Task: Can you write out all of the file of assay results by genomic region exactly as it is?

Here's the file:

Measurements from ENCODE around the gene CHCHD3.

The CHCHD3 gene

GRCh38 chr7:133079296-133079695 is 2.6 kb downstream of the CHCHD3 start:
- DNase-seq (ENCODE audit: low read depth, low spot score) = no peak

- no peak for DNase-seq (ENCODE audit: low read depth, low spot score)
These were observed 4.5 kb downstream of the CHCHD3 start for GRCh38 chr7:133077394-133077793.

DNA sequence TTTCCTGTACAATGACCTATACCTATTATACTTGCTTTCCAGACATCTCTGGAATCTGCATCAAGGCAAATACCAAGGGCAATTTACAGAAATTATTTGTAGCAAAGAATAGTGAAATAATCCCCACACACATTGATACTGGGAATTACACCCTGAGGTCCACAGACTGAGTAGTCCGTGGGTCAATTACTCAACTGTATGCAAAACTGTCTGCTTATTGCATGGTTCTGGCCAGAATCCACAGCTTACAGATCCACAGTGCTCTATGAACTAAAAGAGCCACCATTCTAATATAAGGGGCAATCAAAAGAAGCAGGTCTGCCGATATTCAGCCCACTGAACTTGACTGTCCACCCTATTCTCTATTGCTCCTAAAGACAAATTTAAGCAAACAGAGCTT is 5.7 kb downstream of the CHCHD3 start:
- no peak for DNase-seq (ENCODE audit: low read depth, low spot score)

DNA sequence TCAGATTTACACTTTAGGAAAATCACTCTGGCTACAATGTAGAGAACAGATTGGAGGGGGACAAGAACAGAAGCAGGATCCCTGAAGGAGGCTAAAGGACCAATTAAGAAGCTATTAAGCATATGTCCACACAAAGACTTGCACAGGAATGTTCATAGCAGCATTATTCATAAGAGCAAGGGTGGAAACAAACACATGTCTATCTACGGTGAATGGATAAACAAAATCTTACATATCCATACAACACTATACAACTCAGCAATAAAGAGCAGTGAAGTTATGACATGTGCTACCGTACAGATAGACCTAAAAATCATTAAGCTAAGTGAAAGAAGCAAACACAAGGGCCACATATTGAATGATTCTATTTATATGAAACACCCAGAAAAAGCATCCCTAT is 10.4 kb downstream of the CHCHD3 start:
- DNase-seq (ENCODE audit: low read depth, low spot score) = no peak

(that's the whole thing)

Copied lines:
Measurements from ENCODE around the gene CHCHD3.

The CHCHD3 gene

GRCh38 chr7:133079296-133079695 is 2.6 kb downstream of the CHCHD3 start:
- DNase-seq (ENCODE audit: low read depth, low spot score) = no peak

- no peak for DNase-seq (ENCODE audit: low read depth, low spot score)
These were observed 4.5 kb downstream of the CHCHD3 start for GRCh38 chr7:133077394-133077793.

DNA sequence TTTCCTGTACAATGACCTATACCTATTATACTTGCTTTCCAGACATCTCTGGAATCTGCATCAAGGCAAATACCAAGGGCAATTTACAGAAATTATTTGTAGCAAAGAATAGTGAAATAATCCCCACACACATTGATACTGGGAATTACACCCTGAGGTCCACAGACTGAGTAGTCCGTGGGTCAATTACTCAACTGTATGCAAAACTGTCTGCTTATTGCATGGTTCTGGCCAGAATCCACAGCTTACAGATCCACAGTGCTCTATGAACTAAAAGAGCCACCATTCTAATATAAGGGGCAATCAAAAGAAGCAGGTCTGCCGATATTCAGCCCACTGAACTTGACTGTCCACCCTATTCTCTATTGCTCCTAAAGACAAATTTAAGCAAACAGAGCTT is 5.7 kb downstream of the CHCHD3 start:
- no peak for DNase-seq (ENCODE audit: low read depth, low spot score)

DNA sequence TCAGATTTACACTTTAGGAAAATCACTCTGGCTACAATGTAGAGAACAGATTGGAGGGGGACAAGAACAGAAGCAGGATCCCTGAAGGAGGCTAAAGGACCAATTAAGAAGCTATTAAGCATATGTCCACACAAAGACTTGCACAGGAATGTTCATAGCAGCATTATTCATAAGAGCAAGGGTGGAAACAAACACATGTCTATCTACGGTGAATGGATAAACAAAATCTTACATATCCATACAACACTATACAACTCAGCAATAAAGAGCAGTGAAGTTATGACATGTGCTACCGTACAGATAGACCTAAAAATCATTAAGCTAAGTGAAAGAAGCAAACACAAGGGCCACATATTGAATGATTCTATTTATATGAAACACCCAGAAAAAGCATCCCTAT is 10.4 kb downstream of the CHCHD3 start:
- DNase-seq (ENCODE audit: low read depth, low spot score) = no peak